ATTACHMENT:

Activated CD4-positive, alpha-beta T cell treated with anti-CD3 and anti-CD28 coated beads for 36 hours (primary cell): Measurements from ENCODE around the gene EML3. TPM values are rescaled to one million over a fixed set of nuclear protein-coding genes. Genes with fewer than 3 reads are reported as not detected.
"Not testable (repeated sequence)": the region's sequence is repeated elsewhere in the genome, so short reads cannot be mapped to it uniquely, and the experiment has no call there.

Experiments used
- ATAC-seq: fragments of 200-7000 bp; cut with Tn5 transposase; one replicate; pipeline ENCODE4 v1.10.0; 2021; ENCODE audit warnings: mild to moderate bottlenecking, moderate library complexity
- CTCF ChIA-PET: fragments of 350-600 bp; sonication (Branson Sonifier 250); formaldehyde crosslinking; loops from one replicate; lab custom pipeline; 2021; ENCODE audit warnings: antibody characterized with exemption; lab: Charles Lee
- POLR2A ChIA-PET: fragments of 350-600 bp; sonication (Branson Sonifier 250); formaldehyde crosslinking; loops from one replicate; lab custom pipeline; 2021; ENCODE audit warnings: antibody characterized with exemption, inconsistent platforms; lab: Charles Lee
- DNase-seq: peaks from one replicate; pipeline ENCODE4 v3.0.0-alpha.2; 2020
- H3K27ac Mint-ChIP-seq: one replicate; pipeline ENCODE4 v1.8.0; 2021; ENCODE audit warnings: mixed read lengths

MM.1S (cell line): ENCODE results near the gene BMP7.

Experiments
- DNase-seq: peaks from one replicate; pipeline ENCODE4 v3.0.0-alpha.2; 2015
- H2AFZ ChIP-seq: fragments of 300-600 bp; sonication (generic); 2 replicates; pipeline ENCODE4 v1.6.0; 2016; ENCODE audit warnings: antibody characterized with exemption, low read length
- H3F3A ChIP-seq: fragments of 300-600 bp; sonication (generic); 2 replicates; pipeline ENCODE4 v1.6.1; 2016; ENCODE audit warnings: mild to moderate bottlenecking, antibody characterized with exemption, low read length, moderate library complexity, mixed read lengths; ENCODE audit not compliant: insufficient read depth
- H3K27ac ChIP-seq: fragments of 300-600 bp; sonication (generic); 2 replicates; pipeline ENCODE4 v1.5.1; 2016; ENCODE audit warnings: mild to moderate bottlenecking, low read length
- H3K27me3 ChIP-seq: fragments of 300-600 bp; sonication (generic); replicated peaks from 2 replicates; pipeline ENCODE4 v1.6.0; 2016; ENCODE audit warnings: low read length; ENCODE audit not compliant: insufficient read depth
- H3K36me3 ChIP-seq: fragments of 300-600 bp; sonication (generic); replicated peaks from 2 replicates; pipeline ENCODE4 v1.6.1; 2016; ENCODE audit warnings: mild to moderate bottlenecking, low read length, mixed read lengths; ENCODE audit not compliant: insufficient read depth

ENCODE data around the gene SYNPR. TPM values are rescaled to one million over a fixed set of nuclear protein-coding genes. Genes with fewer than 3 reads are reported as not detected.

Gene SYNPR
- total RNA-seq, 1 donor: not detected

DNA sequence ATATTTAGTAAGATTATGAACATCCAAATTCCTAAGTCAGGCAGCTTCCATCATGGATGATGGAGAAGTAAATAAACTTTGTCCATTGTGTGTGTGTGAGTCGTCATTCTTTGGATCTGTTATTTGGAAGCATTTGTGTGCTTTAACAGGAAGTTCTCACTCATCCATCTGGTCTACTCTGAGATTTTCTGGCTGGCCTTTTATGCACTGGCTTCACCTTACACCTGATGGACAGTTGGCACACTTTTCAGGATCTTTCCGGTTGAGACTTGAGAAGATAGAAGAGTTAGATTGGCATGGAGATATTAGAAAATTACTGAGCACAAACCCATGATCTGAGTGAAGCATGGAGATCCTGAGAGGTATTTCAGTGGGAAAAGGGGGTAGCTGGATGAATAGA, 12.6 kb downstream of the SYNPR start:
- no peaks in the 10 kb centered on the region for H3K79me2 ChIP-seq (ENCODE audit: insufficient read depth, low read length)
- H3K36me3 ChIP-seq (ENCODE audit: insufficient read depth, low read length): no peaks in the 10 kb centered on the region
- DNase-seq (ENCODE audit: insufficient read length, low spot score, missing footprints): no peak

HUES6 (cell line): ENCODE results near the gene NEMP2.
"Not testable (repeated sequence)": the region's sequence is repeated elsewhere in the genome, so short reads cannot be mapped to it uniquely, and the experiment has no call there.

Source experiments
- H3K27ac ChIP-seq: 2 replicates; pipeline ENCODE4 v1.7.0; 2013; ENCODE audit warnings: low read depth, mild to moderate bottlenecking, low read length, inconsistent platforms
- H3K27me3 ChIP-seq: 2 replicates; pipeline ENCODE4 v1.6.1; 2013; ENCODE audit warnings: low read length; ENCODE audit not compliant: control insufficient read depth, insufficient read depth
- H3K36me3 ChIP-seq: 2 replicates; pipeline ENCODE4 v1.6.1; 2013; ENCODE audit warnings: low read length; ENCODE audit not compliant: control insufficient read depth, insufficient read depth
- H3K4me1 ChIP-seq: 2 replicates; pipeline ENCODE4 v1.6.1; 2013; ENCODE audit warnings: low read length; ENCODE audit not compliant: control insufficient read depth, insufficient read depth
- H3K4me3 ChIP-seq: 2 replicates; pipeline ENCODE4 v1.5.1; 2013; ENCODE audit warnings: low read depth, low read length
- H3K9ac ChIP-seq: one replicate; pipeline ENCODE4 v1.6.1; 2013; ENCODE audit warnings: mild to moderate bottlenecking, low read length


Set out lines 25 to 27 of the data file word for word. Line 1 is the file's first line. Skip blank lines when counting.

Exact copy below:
"Not testable (repeated sequence)": the region's sequence is repeated elsewhere in the genome, so short reads cannot be mapped to it uniquely, and the experiment has no call there.

Source experiments
- H3K27ac ChIP-seq: 2 replicates; pipeline ENCODE4 v1.7.0; 2013; ENCODE audit warnings: low read depth, mild to moderate bottlenecking, low read length, inconsistent platforms